Less well known are their local casualties. In addition to the schoolboy Kisawen, there was Raymond Sipaun, 21, who died after a savage beating by police. As I reported for the Guardian, his father James, chairman of the Lorengau Catholic parish council, blames his son’s death “on this asylum seekers program in Manus … I am not against the law. My son was drunk. They could arrest him and lock him up, but not kill him.”
The squad has also been used to shut down local activism against Australian operations. Villagers were upset by the arrival of the Bibby Progress, a floating hotel hired by the Australian government at huge cost to temporarily house personnel. When their concerns about the impact on fisheries were reportedly ignored, they tried to cast off her mooring lines and were clobbered by police. The Bibby stayed a year.
Bored or busy, men with money living far from home inevitably stoke an opportunistic sex trade. There’s anxiety about the safety of the schoolgirls riding around with police. At Sunday mass, Father Justin Aminio instructs his flock to lock up their daughters.
In 1975, the year PNG gained independence from Australia, Mead again visited Manus. Aged 74, she is nostalgic in her last published letter, “conscious of the enormous sense of continuity as I look at old men whom I knew as children and see the grandfathers’ faces”.
The woman who is my Lorengau landlady impressed the formidable Mead and, reading between the lines, perhaps intimidated her. She has something of the same effect on me.
Nahau Rooney is the daughter of one of Mead’s old informants, “the most gifted Usiai leader” who moved his people from inland to the coast to be part of the Paliau Movement. In 1953 their community didn’t even have a school, but here was Rooney, a child of the revolution who had studied at universities in Melbourne and Port Moresby.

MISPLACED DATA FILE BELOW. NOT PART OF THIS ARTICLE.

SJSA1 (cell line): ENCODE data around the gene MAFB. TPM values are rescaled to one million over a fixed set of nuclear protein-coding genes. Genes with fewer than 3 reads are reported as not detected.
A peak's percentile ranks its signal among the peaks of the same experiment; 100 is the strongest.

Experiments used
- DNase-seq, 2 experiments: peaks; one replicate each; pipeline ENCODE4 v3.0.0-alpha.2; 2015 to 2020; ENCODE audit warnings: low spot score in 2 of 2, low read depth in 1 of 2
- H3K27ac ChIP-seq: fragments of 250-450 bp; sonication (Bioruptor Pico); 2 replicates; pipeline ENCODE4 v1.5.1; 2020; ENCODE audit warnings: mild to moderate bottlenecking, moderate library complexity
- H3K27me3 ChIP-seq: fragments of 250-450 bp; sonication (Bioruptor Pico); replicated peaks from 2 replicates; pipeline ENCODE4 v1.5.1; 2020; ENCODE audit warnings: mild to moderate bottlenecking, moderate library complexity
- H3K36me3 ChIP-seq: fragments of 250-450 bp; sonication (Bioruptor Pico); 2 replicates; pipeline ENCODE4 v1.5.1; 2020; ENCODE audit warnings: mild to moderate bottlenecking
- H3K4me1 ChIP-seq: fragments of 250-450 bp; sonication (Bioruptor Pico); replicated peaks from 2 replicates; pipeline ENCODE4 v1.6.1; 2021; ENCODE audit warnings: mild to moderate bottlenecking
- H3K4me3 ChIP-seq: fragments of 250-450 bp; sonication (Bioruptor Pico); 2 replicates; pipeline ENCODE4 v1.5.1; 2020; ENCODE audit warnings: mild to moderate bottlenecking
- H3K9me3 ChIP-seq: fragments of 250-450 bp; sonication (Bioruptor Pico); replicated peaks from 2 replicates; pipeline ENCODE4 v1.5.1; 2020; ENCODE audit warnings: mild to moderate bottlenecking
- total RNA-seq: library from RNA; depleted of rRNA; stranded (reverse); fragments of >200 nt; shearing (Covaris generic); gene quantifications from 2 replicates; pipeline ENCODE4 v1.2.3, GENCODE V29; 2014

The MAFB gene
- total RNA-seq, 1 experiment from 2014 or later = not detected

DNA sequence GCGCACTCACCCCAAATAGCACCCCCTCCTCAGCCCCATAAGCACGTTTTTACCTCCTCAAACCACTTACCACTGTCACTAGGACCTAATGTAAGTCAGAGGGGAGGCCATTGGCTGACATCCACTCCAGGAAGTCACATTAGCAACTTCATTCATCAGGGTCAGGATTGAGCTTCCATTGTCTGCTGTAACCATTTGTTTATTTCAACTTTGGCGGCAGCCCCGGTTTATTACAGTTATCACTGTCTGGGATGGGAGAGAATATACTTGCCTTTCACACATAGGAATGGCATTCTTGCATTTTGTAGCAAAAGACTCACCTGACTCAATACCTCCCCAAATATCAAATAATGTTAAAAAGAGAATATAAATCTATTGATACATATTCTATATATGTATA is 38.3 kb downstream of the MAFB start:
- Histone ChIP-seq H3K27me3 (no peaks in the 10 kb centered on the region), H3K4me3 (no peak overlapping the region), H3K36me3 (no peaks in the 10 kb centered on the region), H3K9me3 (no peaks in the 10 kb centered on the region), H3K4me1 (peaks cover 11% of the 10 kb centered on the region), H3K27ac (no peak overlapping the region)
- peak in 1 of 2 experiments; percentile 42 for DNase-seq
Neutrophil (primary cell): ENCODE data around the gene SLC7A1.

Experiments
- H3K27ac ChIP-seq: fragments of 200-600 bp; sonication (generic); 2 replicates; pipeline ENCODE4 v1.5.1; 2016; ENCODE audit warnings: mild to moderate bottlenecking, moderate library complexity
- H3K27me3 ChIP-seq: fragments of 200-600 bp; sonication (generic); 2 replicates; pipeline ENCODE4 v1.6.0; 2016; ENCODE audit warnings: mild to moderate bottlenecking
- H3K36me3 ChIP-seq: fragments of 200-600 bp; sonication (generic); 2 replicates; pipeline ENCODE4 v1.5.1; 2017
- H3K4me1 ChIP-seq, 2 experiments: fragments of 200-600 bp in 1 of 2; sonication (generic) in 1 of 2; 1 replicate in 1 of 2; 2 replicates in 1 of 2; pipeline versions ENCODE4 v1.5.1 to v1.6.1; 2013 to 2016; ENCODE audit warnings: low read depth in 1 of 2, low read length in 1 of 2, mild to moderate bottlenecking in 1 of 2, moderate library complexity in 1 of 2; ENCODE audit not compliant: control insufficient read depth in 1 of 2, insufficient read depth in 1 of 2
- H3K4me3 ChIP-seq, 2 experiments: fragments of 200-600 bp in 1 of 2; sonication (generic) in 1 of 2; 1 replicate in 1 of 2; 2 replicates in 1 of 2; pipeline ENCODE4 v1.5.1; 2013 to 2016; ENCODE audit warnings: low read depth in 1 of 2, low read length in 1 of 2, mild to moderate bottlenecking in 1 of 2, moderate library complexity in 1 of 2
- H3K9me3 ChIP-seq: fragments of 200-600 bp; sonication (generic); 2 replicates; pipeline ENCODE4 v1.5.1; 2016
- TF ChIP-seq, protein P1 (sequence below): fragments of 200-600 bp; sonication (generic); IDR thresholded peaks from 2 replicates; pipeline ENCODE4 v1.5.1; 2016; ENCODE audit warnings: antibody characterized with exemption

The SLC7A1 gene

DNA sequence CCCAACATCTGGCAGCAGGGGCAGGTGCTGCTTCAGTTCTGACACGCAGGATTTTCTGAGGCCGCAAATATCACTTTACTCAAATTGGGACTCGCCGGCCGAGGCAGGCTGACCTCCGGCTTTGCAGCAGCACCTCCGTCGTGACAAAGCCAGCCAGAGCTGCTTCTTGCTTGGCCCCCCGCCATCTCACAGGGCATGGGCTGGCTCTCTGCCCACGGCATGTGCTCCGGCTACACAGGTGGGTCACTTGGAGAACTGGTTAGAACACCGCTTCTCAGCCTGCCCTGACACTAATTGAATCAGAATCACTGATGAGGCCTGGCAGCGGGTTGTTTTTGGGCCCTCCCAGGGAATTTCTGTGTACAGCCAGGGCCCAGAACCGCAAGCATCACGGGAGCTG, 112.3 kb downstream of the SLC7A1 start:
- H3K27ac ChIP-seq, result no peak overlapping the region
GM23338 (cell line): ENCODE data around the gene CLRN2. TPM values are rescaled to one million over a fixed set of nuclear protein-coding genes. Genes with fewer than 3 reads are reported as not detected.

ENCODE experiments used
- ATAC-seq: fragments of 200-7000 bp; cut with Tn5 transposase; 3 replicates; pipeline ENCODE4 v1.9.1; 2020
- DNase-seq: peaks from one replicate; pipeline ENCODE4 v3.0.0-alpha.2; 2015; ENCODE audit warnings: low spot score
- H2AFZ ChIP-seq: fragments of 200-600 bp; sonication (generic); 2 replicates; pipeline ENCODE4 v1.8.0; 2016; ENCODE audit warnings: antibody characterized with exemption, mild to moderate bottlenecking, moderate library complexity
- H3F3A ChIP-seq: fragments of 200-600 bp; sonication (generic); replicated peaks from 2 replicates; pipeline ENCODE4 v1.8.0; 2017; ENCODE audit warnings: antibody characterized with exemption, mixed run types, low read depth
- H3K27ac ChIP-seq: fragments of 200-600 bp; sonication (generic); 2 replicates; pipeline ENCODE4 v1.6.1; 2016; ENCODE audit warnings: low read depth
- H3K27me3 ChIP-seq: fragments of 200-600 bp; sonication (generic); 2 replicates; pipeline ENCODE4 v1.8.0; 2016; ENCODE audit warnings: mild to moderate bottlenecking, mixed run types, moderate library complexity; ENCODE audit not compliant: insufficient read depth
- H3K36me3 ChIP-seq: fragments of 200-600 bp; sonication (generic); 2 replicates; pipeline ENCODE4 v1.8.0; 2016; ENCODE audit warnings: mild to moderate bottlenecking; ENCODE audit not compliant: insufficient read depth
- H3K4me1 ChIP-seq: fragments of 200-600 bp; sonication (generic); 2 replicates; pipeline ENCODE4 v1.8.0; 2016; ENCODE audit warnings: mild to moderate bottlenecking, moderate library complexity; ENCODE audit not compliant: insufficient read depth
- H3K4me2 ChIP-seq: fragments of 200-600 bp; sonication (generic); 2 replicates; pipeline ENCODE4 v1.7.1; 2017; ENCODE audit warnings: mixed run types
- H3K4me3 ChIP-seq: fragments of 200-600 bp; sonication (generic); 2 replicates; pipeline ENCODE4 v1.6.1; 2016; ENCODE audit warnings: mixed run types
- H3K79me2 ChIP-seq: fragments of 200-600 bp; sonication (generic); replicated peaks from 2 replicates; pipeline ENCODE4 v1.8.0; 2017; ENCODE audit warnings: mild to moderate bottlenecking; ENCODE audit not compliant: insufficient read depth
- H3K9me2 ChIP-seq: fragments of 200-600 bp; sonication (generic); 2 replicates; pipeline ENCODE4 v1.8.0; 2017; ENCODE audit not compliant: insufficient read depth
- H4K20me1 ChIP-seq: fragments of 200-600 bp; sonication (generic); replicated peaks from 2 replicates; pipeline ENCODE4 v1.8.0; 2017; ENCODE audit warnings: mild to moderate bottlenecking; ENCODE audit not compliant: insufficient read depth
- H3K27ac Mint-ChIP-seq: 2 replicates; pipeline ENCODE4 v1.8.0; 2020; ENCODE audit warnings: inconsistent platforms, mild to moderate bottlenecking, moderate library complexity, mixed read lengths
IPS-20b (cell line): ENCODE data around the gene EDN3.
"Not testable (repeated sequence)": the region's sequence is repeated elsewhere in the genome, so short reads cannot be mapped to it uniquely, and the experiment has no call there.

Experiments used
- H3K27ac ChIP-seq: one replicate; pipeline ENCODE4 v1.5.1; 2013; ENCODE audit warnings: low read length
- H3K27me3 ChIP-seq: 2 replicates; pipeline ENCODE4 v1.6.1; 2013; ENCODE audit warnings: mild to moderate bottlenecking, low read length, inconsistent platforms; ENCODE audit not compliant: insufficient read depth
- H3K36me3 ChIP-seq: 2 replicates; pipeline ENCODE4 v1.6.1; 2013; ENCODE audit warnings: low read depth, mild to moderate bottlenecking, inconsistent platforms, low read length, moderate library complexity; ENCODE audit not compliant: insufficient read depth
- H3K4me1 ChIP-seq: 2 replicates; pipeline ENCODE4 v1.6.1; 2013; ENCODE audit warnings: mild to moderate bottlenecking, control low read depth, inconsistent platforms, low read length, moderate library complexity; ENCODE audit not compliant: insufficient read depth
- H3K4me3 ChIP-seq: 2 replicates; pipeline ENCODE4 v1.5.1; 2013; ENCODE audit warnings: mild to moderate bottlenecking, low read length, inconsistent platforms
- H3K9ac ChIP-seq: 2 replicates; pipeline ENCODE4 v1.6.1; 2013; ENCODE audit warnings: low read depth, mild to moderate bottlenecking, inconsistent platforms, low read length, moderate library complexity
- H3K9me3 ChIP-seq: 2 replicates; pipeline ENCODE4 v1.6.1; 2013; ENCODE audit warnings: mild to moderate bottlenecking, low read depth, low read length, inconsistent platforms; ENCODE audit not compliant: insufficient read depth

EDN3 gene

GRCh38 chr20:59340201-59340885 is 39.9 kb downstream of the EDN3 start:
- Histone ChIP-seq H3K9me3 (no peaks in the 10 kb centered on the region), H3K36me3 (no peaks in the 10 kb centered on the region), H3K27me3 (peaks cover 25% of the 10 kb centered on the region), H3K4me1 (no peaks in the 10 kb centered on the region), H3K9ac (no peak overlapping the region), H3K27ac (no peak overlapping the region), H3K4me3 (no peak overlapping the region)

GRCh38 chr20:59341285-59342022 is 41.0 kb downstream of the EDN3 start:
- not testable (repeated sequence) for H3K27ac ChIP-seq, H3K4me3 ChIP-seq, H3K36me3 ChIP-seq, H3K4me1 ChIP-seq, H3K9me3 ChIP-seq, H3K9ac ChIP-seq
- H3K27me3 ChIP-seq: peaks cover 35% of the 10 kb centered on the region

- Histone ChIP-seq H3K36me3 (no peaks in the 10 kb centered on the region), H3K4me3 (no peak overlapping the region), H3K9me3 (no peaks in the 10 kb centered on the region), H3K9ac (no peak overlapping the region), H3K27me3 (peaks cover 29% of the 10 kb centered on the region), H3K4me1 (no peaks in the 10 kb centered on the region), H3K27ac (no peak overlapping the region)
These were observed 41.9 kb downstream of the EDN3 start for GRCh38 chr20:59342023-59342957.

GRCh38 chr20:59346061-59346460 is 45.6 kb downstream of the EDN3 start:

Rooney came back to Manus to prepare a constitution for the provincial government, and she asked Mead to write a paper to assist her. The duty weighed heavily on Mead, “writing to and for Nahau … because she has lived it from the inside”, but she was also excited to be distilling nearly 50 years of research and giving it back to the people who rightly owned it.
In 1977 Rooney was elected to the PNG Parliament and served as justice minister. She’s one of only seven women ever elected to the parliament.
Today she flits between leadership roles in Port Moresby and her family guesthouse in Lorengau. Most evenings we sit under the fan in the dining room, surrounded by drums and carvings, while Rooney listens to the 7 pm radio bulletin. We eat and talk — about Manus, PNG politics, the detention centre, climate change, feminism. “For many of us who have gone through the process of development to get to where we are today, it has been a long journey.”